COVID-19 fear causes rigid thinking, study suggests

Feb. 2, 2021

Fear in response to COVID-19 causes people to think more rigidly. It also and makes it harder for them to recognize misinformation and more likely to spread it, according to new research published this week in the journal Frontiers in Communication, according to a news release from the University of Texas at Austin.

In the study conducted during the early months of the pandemic, researchers examined the influence of fear of COVID-19 on several social and cognitive factors among 565 adults living in Italy and the U.S. The greater effect coronavirus fears had on an individual, the more likely they were to: 

· misidentify and spread false or misleading information

·  accept unverified information and share it, regardless of accuracy

·  believe untrue existential statements to be profound

The researchers also analyzed participants’ propensity for polarized or “black-or-white” thinking and xenophobia, among other factors. The study showed that fear of the coronavirus influenced participants to engage in such rigid forms of thinking, and individuals who scored high on the polarization scale were less likely to detect misinformation and more likely to have poor problem-solving and analytical skills.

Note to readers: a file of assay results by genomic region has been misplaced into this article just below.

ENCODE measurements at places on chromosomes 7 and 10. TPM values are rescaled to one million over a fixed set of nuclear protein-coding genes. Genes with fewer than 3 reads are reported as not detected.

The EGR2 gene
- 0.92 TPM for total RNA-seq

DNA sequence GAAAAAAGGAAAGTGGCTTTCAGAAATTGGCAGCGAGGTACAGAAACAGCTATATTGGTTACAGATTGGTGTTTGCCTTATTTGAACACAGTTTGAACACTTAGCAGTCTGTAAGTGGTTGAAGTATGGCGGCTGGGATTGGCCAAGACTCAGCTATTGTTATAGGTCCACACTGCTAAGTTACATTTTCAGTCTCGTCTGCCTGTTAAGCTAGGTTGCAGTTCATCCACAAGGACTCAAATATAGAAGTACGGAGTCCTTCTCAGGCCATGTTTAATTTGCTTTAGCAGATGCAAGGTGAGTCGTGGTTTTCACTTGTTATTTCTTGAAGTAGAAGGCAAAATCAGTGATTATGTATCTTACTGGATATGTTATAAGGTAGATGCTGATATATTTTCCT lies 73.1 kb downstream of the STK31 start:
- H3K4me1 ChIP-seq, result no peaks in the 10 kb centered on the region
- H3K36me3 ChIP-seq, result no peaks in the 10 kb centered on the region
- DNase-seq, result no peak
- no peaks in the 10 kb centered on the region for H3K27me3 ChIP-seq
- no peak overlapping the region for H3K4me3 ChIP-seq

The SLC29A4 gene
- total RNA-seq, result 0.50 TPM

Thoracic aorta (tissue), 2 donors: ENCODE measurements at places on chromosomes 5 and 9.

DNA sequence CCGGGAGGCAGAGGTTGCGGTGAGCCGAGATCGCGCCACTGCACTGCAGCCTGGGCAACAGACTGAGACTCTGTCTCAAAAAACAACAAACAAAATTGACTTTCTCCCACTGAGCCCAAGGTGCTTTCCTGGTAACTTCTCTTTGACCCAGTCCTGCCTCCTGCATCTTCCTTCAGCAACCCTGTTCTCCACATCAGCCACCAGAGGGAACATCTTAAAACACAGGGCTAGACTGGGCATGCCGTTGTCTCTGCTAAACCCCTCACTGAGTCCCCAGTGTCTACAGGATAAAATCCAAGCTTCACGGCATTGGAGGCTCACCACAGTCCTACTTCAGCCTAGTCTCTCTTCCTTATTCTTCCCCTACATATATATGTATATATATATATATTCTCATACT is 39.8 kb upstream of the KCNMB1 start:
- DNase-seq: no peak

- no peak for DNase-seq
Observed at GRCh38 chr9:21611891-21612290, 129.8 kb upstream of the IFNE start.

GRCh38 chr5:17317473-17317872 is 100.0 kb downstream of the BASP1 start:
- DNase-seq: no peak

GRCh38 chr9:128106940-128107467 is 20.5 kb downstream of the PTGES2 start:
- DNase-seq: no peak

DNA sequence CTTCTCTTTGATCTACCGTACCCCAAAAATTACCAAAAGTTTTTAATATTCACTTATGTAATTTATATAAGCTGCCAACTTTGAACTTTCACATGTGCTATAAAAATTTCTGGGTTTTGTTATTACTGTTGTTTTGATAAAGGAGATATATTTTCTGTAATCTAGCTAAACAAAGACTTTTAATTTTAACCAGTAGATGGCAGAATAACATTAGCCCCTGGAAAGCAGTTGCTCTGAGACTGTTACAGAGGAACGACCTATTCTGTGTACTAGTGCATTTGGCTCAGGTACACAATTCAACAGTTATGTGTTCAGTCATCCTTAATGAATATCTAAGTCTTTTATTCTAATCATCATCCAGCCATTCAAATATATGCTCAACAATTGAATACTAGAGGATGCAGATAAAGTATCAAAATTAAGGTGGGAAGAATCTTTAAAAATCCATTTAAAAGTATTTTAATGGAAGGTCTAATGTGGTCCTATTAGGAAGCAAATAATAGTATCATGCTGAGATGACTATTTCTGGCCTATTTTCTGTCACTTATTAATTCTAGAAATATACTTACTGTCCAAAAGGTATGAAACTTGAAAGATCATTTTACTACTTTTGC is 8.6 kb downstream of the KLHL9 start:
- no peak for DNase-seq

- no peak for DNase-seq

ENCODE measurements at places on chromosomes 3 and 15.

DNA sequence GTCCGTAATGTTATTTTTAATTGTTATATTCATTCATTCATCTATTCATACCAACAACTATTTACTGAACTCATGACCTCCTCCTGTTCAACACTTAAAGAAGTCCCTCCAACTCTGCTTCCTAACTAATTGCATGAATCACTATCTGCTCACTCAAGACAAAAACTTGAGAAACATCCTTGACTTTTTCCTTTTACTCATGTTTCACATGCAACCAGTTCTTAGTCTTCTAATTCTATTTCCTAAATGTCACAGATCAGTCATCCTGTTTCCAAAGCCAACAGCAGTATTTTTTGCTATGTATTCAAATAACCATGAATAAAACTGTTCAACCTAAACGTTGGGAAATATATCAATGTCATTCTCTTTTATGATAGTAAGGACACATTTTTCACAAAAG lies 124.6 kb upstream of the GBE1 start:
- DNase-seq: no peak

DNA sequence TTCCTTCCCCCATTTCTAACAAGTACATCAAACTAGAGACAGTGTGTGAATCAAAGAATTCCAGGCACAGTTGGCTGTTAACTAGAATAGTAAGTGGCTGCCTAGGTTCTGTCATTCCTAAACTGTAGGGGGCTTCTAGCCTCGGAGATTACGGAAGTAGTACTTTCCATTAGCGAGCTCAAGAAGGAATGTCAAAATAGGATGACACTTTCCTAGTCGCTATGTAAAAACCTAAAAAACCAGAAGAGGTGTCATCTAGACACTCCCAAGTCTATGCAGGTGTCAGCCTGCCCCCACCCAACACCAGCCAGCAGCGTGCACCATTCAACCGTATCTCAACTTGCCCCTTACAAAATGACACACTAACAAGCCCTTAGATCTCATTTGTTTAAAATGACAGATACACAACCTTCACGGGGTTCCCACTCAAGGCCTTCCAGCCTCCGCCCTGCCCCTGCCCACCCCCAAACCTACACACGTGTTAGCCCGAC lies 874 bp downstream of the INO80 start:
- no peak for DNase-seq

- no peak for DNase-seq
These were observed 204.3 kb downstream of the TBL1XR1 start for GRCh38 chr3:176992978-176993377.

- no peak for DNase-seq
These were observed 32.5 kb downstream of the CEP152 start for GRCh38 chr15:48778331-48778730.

Participants in the study responded to an extensive online survey conducted during March and April of 2020 at the peak of the initial spread of the virus. In addition to queries about their beliefs and experiences with COVID-19, respondents answered questions about the accuracy of real and fake news articles created by the researchers. They were also tested on their likelihood to overestimate the value of certain statements, they solved puzzles, and they answered logic problems to test their reasoning skills.

Fear of COVID-19 also had some positive effects, according to the study. Greater fear was associated with participants seeking out information about the virus, efforts to avoid infection, and a desire to share real news with others.

This research was conducted in collaboration with the Università Cattolica del Sacro Cuore in Milan, Italy.

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